Americans — but not yet the Brits — delight in an appellation they apply to those eminently intelligent people who bring out well-acclaimed books and then, from time to time, pop up into the public domain with pronouncements on this or that recent development or event.
Such a one is Stephen Pinker and he’s probably America’s No. 1 public intellectual. He’s certainly in the top half-dozen anyway. He’s recently been totally irresponsible by throwing what amounts to a mortar bomb into the controversy now building up about the new biological techniques, such as Crispr, which allow researchers to precisely extract and replace the errant version of someone’s gene and replace it with a healthy product. This is known as gene editing. There are other much slower techniques beside Crispr, and no doubt there’ll be faster neater techniques in due course. Suffice it to say that gene editing has now arrived.
As soon as the implications of Crispr sank in — only in the last few months or so — there has been an outcry from those who say we shouldn’t tamper with the human genome. On principle! It’s contrary to human dignity. In effect, they think that the human DNA is sacred.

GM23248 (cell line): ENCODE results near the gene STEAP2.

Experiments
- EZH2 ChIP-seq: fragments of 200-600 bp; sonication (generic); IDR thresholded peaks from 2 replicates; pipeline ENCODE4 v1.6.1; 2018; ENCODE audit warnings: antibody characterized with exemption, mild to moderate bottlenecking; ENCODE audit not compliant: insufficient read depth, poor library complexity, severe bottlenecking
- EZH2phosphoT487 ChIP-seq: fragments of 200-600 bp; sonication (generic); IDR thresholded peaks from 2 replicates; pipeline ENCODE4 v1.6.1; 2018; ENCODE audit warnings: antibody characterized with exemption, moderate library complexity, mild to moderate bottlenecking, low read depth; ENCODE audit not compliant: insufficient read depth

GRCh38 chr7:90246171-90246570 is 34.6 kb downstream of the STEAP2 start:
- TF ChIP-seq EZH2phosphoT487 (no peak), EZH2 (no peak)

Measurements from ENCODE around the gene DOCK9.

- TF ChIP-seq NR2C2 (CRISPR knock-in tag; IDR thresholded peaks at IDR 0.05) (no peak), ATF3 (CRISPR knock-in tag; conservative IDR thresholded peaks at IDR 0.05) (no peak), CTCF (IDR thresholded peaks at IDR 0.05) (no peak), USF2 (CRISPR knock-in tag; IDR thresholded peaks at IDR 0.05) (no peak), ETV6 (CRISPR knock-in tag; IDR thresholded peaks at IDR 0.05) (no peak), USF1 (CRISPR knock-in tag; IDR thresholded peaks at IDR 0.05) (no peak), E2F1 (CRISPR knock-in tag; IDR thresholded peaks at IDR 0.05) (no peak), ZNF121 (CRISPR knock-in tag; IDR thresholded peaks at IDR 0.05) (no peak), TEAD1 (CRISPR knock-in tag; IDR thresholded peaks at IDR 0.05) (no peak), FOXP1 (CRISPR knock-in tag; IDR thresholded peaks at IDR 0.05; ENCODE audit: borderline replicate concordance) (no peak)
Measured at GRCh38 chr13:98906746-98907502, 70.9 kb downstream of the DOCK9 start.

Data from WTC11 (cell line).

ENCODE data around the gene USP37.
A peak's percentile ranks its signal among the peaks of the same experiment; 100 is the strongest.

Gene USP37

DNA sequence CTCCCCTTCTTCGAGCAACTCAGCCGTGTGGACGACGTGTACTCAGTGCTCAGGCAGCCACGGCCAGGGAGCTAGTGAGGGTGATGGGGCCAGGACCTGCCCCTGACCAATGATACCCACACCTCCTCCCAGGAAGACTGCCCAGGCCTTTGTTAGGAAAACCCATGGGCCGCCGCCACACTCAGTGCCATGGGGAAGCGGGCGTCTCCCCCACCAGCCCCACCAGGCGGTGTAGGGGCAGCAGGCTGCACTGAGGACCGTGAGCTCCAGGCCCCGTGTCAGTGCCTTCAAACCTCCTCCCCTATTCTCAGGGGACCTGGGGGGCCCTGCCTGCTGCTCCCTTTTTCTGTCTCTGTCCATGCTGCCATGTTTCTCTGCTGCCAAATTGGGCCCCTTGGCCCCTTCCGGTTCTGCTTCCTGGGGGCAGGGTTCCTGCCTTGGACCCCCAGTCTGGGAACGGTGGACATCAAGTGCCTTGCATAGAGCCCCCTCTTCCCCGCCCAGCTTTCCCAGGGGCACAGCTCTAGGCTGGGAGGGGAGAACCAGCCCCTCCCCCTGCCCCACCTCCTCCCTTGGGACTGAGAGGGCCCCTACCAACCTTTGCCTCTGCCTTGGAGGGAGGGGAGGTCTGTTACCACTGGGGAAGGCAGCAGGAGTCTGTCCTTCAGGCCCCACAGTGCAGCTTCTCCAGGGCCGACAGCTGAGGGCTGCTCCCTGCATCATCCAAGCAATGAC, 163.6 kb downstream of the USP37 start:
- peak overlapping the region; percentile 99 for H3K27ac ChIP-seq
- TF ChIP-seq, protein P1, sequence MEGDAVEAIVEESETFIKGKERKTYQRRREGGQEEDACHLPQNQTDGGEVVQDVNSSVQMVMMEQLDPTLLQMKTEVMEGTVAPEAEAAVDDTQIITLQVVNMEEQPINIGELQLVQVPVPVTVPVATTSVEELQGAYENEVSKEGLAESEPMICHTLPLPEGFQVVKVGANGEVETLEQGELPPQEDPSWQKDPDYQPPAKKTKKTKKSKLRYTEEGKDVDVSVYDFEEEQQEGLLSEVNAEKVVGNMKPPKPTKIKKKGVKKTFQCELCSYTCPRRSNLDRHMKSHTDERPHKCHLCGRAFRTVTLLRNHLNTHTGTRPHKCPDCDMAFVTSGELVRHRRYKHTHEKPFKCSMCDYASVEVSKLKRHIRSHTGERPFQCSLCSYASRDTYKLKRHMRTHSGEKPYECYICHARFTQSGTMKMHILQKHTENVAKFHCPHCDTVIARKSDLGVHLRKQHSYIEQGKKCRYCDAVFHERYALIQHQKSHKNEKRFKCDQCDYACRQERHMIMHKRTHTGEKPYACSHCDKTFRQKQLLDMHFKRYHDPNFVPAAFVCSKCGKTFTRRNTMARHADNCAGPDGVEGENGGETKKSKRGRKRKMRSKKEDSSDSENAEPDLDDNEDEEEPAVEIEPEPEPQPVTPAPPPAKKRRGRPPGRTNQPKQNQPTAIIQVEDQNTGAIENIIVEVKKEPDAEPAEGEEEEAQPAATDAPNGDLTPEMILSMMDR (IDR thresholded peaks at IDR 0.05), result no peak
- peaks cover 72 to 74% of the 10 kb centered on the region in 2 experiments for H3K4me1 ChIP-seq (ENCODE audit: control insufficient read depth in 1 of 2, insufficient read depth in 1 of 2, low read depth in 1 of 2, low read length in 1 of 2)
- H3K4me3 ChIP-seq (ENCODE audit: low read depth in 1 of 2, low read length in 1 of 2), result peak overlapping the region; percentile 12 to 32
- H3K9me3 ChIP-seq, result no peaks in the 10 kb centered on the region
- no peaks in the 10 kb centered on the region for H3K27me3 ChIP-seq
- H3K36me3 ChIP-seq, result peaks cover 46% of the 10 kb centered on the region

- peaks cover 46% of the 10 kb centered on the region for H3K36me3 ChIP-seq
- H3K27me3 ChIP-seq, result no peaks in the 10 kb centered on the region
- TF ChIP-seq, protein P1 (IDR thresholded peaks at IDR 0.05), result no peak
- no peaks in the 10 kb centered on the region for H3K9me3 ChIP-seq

Never mind that we have already been practising something similar to gene editing of the Crispr sort for 20 or 30 years without these sort of objectors making a cheep of protest. Why? Because they would have been onto a loser from the word Go. Gene editing is practised in many IVF clinics around the world when they test the fertilised eggs of two parents who might, unknown to themselves, be carrying a copy of the recessive gene variation which is responsible for producing cystic fibrosis or many other serious genetic diseases in their children — or at least one in four of their children. Instead the clinicians make sure that only the one-in-four eggs that are completely free of the mutation are selected for insertion in the mother.
But Pinker’s comprehensive pronouncement also railed against any form of supervision over Crispr-type gene editing. But this is what research scientists themselves are now calling for because genes are so complex that very little is as straightforward as might seem initially. Removing deleterious variations causing known genetic diseases of a serious nature in children is one thing but anything beyond this can be dangerous because once a change is made to someone’s DNA then it has a chance of continuing forever — not only that but causing other serious consequences that don’t reveal themselves until much later when they have spread too widely that they can’t be remedied. They want to have overseers among themselves or those deeply versed in genetics — though not of the amateur do-gooding or religious variety who are now making a clamour.
Stephen Pinker has not improved the situation by weighing in so ponderously.